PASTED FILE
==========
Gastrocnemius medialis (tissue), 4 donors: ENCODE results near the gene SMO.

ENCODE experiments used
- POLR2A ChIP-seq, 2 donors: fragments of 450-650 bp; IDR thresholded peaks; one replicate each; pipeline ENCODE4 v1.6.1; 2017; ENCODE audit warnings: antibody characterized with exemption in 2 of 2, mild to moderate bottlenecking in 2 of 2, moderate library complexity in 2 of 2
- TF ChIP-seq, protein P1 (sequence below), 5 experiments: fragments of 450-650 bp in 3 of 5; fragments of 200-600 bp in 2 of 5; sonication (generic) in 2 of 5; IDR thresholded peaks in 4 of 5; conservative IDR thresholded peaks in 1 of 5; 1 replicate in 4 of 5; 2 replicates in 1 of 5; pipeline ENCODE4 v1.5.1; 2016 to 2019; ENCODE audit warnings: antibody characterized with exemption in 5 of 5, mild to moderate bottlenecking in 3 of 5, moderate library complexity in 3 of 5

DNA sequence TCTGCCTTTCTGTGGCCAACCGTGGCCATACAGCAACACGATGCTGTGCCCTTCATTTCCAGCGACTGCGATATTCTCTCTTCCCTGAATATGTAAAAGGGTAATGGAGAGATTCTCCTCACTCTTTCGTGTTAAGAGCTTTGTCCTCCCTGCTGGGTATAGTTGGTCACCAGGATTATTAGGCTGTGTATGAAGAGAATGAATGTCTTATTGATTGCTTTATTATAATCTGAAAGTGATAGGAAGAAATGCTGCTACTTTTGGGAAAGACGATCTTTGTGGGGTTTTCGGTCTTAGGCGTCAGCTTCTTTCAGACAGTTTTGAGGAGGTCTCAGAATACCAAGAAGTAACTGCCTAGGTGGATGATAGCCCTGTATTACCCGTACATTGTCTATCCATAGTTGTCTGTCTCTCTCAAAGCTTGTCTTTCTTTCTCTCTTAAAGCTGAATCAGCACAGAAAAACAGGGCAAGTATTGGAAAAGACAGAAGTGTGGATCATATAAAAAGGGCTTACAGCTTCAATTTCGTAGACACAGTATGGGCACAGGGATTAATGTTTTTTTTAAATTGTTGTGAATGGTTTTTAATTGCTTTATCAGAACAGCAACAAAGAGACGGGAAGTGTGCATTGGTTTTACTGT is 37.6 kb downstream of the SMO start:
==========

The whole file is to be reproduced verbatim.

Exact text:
Gastrocnemius medialis (tissue), 4 donors: ENCODE results near the gene SMO.

ENCODE experiments used
- POLR2A ChIP-seq, 2 donors: fragments of 450-650 bp; IDR thresholded peaks; one replicate each; pipeline ENCODE4 v1.6.1; 2017; ENCODE audit warnings: antibody characterized with exemption in 2 of 2, mild to moderate bottlenecking in 2 of 2, moderate library complexity in 2 of 2
- TF ChIP-seq, protein P1 (sequence below), 5 experiments: fragments of 450-650 bp in 3 of 5; fragments of 200-600 bp in 2 of 5; sonication (generic) in 2 of 5; IDR thresholded peaks in 4 of 5; conservative IDR thresholded peaks in 1 of 5; 1 replicate in 4 of 5; 2 replicates in 1 of 5; pipeline ENCODE4 v1.5.1; 2016 to 2019; ENCODE audit warnings: antibody characterized with exemption in 5 of 5, mild to moderate bottlenecking in 3 of 5, moderate library complexity in 3 of 5

DNA sequence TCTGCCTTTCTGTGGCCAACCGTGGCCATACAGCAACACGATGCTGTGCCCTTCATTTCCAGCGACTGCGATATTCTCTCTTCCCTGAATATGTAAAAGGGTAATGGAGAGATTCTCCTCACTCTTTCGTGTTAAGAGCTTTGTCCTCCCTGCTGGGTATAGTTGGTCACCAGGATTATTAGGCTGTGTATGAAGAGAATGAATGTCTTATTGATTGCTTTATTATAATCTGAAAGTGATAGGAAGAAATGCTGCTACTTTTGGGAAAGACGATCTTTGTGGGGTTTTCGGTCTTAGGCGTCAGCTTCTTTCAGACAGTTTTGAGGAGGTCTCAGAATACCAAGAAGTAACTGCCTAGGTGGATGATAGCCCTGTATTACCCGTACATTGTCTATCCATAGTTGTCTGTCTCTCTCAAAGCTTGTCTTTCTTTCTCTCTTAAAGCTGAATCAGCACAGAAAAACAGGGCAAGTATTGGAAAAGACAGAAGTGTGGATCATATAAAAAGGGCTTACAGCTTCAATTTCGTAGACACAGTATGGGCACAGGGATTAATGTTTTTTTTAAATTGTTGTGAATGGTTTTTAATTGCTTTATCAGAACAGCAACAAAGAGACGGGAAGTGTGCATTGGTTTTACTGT is 37.6 kb downstream of the SMO start: